My DD and a boy

Discussion in 'Countryside Families' started by rwinsouthla, Jun 25, 2013.

  1. rwinsouthla

    rwinsouthla Well-Known Member Supporter

    Oct 23, 2005
    South Louisiana
    So my oldest, a 15 YO DD is interested in a boy, 14. Both are well-churched, homeschooled, and innocent. They have been good friends for quite some time but over the past 3 months or so, have been allowed to be together in our company or out to an amusement park with groups of other friends and their parents or us (wife and I). Never alone. Never held hands. Never kissed. The boy is very kind and sweet to her. We have laid down the rules for dating...there won't be any as our opinion is that dating and going through boy after boy after boy is simply practicing for divorce. My opinion. Yesterday, she asked if she could go to the boy's house and play music together while his mother is at the house. THey are both very much musically inclined and IMO again, very gifted. My wife and I have a problem with her going to his house, out of our site, with only the mother there. We know the mother well, but we think she could leave the room at any time and that could lead to "alone time", and we are not comfortable with that. For those of you that subscribe to the courting agenda, are we correct in not letting her go there?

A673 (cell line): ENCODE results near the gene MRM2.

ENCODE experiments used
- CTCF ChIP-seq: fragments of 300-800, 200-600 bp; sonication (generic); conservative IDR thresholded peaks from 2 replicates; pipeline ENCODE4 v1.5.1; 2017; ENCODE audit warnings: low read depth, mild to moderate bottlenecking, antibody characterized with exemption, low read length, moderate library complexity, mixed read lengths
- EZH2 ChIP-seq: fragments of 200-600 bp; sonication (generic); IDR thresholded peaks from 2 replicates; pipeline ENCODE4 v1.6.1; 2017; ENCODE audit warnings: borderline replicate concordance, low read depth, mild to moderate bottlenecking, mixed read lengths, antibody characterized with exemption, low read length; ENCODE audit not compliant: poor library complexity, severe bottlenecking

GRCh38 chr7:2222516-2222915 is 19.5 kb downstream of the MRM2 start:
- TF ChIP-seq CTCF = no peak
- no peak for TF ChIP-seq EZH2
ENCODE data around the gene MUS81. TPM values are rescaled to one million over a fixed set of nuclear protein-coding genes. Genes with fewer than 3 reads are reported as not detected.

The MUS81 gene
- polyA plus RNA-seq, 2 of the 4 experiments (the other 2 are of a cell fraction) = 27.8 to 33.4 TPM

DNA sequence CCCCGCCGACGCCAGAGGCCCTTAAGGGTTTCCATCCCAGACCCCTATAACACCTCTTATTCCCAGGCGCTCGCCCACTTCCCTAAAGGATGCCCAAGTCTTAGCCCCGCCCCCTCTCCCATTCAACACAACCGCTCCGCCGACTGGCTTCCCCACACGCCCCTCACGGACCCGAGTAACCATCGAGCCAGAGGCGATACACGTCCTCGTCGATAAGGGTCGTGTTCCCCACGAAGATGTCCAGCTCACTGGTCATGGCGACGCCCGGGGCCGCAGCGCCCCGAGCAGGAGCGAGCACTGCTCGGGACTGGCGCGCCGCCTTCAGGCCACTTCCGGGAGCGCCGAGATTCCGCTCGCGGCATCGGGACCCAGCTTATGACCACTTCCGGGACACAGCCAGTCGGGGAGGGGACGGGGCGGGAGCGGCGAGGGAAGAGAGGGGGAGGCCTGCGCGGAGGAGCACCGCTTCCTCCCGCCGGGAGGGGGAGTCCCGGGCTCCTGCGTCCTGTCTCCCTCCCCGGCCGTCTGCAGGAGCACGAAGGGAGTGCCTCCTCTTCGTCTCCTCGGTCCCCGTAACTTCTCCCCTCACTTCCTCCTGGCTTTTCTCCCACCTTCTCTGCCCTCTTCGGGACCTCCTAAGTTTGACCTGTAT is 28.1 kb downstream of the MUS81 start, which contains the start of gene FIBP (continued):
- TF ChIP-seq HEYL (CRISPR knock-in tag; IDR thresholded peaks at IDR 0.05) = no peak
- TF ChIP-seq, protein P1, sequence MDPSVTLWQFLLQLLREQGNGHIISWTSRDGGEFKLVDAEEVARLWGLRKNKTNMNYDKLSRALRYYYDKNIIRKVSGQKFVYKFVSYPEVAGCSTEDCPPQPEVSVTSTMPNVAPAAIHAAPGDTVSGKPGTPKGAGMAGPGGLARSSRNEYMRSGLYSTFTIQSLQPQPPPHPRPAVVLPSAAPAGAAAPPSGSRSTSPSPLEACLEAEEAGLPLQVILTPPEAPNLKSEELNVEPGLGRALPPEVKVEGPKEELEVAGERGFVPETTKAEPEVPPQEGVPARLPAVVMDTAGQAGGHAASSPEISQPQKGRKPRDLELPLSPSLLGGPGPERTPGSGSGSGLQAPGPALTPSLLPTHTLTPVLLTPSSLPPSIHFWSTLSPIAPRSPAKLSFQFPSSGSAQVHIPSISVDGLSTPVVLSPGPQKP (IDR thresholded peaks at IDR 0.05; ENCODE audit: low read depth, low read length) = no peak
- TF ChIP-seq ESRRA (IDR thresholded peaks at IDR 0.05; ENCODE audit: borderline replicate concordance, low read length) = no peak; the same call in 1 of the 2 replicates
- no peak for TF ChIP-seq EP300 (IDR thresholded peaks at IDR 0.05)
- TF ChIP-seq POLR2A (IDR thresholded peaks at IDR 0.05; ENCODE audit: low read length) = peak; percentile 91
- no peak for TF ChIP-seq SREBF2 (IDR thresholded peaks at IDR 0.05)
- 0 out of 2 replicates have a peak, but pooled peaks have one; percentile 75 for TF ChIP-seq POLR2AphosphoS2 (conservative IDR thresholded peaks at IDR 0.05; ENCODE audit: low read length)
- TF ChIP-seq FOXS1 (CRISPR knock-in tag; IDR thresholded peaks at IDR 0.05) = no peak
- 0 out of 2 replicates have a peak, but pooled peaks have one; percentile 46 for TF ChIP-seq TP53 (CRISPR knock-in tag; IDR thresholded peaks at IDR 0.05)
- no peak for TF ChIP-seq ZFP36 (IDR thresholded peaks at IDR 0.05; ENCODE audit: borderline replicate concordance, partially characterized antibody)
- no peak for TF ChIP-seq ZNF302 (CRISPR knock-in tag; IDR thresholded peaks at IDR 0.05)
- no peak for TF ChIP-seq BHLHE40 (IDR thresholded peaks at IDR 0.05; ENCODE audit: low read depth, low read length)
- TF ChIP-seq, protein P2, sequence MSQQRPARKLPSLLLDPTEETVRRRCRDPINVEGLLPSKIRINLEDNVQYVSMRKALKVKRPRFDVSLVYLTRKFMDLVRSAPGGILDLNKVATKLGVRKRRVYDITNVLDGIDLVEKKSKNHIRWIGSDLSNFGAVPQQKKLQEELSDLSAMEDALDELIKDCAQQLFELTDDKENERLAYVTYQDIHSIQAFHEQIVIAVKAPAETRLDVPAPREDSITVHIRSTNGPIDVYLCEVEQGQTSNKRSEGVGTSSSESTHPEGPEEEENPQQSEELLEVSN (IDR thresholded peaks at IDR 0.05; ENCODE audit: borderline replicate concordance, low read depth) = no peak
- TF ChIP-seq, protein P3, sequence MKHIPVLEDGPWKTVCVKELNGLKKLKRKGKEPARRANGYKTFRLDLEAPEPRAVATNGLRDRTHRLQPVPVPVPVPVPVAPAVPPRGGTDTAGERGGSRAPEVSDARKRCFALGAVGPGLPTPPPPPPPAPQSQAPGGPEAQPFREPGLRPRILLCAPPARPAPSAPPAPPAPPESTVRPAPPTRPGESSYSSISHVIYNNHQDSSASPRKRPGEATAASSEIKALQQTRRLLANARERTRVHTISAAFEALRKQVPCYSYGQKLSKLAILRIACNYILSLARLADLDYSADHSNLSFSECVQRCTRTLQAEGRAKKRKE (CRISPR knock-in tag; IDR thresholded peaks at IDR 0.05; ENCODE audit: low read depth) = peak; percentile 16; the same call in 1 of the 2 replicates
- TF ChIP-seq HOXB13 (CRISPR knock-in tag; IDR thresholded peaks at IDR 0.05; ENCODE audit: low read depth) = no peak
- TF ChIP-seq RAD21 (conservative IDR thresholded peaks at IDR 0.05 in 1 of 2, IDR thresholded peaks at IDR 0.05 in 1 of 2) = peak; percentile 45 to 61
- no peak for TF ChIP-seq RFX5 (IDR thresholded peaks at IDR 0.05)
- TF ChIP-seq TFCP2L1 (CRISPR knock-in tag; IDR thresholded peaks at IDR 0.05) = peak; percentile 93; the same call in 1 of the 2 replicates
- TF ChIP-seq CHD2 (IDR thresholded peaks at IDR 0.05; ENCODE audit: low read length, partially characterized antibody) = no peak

Thoughts appreciated. Thanks in advance.

    RW In South La.
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  2. Ardie/WI

    Ardie/WI Well-Known Member Supporter

    May 10, 2002
    I wouldn't be concerned about that small amount of "alone time"
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  3. SLFarmMI

    SLFarmMI Well-Known Member

    Feb 21, 2013
    A little "alone time" is not that big of an issue. The boy's mother will be in the house and her leaving the room is not the huge danger that you foresee. I have 2 sons, ages 17 and 16. I have had girls (friends of my oldest) visit on numerous occasions and believe me, while I may be out of the room, I have my ultrasonic bat-like hearing turned on and I can hear everything. Plus, I pop in and out of the room they are in (public rooms only -- no bedrooms and no closed doors) frequently. You may want to talk to the boy's mother to make sure that you are both on the same page in terms of what your ideas of supervision are. That may help you to be more comfortable with the idea. I'm a little curious about the no dating thing. Is that no dating ever? How will she ever find her eventual husband if she is never allowed to date? That just seemed a little unusual to me.
  4. michelleIL

    michelleIL tryna be His

    Aug 28, 2004
    In a small town Western ILL
    I agree, if their hearts were set on clandestine activities, they'd have done them by now! You said they are both churched, homeschooled and innocent. I wouldn't get overly concerned especially since you know where she will be and that there is an adult present.
  5. Mrs. Jo